10 fun ways to celebrate Lunar New Year with kids
— Recommendations are independently chosen by Reviewed’s editors. Purchases you make through our links may earn us a commission.
The Lunar New Year is upon us! This special holiday celebration marks the first new moon of the lunisolar calendars traditional to many East Asian countries, including China, South Korea, and Vietnam. Whether it’s called Chinese New Year, Losar, Seollal, or Tết, Lunar New Year is celebrated by more than 1.5 billion people across the globe.
In China, the festival lasts 15 days, starting with a large feast on the night of its New Year’s Eve (this year it’s Tuesday, February 1) and ending with the Spring Lantern Festival (Feb. 15). Vietnam's Tết Nguyên Đán is celebrated for a week, and South Korea’s Seollal celebration is three days long.
However long your culture chooses to celebrate, Lunar New Year is a holiday filled with family-oriented traditions that honor good fortune and new beginnings. Here are some ideas for how you and your family can celebrate.
►Lunar New Year 2022:What does the holiday and the Year of the Tiger represent?
1. Don some new red duds
In Asia, red is considered the color of luck and of joy. A new outfit symbolizes new beginnings, and if it’s red those beginnings are sure to be filled with good fortune.
Red clothes are also said to scare away evil spirits and invite good fortune for the year to come, so sport some scarlet from head to toe!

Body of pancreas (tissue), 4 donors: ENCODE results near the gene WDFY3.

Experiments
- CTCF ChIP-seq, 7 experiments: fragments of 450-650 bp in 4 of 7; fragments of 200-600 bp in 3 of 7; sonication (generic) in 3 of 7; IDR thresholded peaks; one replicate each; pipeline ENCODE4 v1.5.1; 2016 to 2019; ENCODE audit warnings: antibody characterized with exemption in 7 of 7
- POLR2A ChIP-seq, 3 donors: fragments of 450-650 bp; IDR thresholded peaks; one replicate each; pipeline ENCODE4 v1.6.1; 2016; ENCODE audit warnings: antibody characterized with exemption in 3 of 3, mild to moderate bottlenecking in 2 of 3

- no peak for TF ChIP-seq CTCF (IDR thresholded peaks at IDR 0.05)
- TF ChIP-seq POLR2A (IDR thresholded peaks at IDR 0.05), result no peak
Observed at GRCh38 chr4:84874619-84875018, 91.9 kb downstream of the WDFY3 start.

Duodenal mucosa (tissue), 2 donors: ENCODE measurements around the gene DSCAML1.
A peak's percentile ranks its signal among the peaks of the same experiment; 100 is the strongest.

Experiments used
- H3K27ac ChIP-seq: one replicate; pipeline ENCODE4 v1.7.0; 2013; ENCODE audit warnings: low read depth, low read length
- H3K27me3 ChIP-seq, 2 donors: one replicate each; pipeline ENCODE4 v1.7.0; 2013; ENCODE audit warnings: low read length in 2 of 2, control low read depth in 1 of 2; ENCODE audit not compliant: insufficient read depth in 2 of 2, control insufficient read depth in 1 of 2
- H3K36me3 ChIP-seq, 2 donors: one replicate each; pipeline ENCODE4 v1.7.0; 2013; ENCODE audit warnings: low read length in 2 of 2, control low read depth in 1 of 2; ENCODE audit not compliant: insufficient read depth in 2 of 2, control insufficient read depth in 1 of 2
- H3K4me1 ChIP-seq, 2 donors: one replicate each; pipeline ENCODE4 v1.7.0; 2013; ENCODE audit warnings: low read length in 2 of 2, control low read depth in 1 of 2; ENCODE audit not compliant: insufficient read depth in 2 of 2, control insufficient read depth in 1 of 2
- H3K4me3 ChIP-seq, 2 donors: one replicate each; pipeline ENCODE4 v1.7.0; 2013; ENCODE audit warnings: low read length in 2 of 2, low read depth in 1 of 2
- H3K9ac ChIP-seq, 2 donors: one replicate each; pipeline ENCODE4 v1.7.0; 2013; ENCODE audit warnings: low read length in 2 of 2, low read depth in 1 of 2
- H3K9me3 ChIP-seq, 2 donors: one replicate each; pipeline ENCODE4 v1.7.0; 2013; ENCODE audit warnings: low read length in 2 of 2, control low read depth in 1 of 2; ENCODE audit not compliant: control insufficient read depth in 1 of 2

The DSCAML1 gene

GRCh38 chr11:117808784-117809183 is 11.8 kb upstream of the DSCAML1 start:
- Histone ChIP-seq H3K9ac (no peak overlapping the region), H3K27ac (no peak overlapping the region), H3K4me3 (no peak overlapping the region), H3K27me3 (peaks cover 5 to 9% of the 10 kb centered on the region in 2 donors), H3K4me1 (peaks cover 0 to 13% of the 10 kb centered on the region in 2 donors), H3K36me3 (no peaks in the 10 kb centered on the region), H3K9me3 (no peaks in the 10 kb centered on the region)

- Get the Red Brocade Dress at H&M for $34.99
- Get the Year of the Tiger embroidered red vest at H&M for $24.99
2. Deck the halls with red and gold
The color of good luck and happiness shouldn’t be relegated to the clothing alone. Deck the halls in crimson as well—and combine it with gold while you’re at it.
While red is for luck and joy, gold—unsurprisingly—symbolizes wealth and prosperity. Combining the two colors is a welcome mat for good fortune and prosperity in the New Year. This garland and balloon combo sets a shimmering stage that's sure to ring in an auspicious start to the New Year.
3. Learn an ancient art form
A fun and kid-friendly activity is the Chinese art of Jianzhi, a highly ornate paper cutting art that takes decades of disciplined practice, but—at its heart—is similar to cutting out paper snowflakes.
All you need is some red paper and some scissors to make these festive red Chinese New Year decorations. Like snowflakes, no two paper cutouts are exactly alike, so kids can make their own special statement in what they create.
- Get the 50-sheet red construction paper pack at Michaels for $2.49
- Get the handmade Chinese paper cuttings at Amazon for $8.80
4. Have a lucky dinner
A lucky dinner, filled with dishes that hold symbolic meanings, makes an auspicious start to the lunar year. Poultry represents unity and loyalty. Whole fish represents prosperity and abundance. Shrimp dumplings and pork dumplings represent prosperity, while the “longevity noodles” are meant to honor and encourage a long and happy life.
A full lunar New Year dinner is filled with intention and meaning. There are dozens of cookbooks for inspiration, but you can also make dinner come to you via Goldbelly. With options to order from such places as the legendary Momofuku and the renowned Jing Fong in New York’s Chinatown, you are sure to have an impressive spread that will ring in a prosperous year.